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The Brief: Oct. 10, 2012

With its admissions process set to go before the Supreme Court this morning, the University of Texas got a boost of support on Tuesday.

Students on the University of Texas at Austin campus.

The Big Conversation:

With its admissions process set to go before the Supreme Court this morning, the University of Texas got a boost of support on Tuesday.

The support came from business and civil rights leaders who met at the state Capitol to defend UT's use of race in its admissions policy, which has been challenged by Abigail Fishera white student who claims she was denied admission in 2008 because of her race. The lawsuit — the highest-profile case of the court's new term — could decide the fate of affirmative action programs at public universities nationwide.

"This is the last great civil rights case of our time," Ramiro Cavazos, CEO of the San Antonio Hispanic Chamber of Commerce, said in support of UT's policy, as the San Antonio Express-News reports.

Such groups, as well as the university, have argued that diversity helps students confront biases and prepares them for the modern workplace. Lawyers for UT will argue today that the university hasn't reached a "critical mass" of minority students.

As of Tuesday, the case had drawn more than 90 amicus briefs, 71 of which supported the university, according to SCOTUSblog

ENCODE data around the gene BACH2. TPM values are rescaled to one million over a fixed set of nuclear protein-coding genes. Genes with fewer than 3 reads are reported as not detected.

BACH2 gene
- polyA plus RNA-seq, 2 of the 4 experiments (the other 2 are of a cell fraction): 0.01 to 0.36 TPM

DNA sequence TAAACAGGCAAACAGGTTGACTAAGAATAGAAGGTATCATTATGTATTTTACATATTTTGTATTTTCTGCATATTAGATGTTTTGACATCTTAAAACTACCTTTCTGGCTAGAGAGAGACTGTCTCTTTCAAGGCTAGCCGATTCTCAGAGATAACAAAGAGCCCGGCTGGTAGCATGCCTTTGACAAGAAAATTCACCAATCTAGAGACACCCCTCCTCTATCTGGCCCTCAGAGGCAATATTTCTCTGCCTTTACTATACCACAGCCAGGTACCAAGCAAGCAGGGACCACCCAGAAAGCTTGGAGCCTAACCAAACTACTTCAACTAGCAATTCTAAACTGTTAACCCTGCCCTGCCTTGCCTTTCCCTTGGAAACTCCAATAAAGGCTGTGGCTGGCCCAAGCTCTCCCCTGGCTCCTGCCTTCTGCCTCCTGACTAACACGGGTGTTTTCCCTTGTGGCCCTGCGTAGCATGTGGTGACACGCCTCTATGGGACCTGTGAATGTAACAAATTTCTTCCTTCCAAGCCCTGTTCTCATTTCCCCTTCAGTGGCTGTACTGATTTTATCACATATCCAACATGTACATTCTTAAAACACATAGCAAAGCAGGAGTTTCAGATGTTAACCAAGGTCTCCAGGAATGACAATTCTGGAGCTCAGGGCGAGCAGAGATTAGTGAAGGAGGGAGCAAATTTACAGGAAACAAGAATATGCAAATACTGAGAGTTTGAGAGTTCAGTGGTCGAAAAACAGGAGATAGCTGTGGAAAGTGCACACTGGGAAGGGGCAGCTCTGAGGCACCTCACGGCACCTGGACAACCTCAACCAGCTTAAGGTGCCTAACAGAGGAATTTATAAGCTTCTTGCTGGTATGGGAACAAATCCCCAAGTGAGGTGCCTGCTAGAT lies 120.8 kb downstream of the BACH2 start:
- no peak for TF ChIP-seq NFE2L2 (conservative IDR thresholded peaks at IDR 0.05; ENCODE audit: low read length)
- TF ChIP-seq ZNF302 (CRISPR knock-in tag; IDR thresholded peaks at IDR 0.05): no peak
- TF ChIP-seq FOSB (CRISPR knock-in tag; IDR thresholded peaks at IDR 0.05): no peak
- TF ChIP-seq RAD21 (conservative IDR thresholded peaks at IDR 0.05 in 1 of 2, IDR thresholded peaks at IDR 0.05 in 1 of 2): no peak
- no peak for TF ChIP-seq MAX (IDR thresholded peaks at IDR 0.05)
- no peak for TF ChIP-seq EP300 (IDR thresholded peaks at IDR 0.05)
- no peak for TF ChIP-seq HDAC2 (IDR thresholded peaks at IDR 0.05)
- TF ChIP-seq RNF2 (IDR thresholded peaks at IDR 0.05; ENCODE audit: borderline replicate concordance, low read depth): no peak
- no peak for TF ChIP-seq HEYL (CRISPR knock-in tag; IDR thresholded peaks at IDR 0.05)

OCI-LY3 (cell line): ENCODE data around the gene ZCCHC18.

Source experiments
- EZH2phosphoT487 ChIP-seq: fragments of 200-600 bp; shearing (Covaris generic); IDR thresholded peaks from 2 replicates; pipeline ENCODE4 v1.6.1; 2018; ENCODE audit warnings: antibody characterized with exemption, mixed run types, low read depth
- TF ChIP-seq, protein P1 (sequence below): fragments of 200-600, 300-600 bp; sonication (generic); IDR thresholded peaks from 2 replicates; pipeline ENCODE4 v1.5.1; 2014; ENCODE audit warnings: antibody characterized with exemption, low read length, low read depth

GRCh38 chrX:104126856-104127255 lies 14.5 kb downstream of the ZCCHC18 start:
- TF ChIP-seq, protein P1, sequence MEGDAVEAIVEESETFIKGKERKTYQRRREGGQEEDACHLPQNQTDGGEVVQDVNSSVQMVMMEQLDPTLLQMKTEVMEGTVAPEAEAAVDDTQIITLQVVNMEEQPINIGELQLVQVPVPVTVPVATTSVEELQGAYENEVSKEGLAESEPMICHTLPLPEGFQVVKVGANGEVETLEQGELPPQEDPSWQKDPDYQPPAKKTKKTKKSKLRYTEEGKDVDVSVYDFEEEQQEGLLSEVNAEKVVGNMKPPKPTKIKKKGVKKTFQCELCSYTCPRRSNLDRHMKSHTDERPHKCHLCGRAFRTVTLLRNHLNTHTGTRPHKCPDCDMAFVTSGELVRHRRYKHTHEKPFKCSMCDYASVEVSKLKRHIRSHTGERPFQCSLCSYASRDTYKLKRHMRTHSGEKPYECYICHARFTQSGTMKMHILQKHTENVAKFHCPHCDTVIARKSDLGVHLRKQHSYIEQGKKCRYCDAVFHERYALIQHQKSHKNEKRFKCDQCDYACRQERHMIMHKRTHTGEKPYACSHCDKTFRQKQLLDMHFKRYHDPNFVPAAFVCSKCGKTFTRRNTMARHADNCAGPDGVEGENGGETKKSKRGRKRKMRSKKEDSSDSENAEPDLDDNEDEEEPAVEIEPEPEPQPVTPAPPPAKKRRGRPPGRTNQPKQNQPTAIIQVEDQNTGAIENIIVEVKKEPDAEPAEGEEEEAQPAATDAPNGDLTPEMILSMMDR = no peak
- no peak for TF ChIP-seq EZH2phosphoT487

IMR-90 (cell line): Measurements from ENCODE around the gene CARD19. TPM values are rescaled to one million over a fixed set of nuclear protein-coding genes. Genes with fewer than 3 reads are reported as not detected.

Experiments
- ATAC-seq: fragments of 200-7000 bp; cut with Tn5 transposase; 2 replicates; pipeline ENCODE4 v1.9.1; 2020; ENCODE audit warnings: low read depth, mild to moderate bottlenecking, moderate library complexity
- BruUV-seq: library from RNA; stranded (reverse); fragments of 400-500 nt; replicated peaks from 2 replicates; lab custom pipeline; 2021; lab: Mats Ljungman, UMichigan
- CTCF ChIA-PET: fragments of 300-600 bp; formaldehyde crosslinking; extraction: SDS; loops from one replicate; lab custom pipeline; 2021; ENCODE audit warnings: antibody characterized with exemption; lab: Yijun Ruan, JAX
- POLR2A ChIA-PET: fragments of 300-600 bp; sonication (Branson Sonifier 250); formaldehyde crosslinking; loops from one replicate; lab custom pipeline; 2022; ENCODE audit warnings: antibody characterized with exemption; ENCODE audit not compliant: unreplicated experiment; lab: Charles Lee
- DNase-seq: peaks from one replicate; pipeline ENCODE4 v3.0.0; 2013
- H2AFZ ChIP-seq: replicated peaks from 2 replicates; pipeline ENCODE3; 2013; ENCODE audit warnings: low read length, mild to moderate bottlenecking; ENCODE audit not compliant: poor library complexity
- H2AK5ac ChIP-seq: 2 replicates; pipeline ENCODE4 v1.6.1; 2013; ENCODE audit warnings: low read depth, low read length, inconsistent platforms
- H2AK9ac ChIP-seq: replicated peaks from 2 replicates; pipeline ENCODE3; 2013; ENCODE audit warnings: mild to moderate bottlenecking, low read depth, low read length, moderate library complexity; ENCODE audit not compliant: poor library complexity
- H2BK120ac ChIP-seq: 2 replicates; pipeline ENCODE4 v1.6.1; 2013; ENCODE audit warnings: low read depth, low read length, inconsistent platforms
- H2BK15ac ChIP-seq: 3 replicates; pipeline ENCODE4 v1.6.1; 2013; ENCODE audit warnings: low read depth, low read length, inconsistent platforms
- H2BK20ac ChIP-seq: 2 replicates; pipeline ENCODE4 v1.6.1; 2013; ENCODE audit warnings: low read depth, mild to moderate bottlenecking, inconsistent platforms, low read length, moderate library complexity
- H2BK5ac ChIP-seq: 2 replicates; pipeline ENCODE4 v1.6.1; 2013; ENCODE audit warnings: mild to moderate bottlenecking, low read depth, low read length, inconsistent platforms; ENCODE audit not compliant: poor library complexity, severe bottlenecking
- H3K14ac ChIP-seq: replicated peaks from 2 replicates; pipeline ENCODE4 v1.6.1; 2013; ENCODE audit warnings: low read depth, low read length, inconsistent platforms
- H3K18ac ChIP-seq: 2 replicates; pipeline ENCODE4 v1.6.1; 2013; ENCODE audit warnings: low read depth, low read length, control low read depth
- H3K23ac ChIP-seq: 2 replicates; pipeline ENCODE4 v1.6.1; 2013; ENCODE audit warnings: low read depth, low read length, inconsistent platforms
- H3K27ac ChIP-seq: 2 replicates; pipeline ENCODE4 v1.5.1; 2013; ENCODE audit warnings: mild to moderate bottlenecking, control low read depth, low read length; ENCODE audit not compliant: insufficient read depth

Opponents say that despite the benefits of diversity, such affirmative action programs amount to racial discrimination. Fisher's lawyers say in their brief to the court that UT's policy "places an unwarranted badge of inferiority on the thousands of Hispanic and African-American applicants who are admitted to UT each year based on merit and achievement."

Though lawyers for both sides will attempt to win over Justice Anthony Kennedy, regarded as the swing vote in most cases, observers say he is likely to side with the court's conservatives in a 5-3 ruling against UT. The question is, rather, how broadly the court will choose to rule against affirmative action. As for UT, the Tribune's Reeve Hamilton wrote on Monday that a loss at the high court could make it virtually impossible for students who are not in the top 10 percent of their high school graduating class to be admitted to the university.

Check out SCOTUSblog for a more detailed look at the case and a round-up of stories and opinions on the matter. Though the court hears arguments today, a decision isn't expected until next spring.


New ads have debuted in three of the state's most competitive races this fall:

  • Democrat Nick Lampson's new spot hits his Congressional District 14 opponent, state Rep. Randy Weber, R-Pearland, for supporting "tax breaks for companies that send Texas jobs overseas."

  • The National Republican Congressional Committee says state Rep. Pete Gallego, D-Alpine, has received support from "radical environmentalists in Washington." Gallego is trying to unseat incumbent U.S. Rep. Francisco "Quico" Canseco, R-San Antonio.

  • A rape victim praises state Sen. Wendy Davis, D-Fort Worth, for sponsoring rape-kit legislation that put the woman's attacker in jail, and slams Davis' opponent, state Rep. Mark Shelton, R-Fort Worth, for voting against it.


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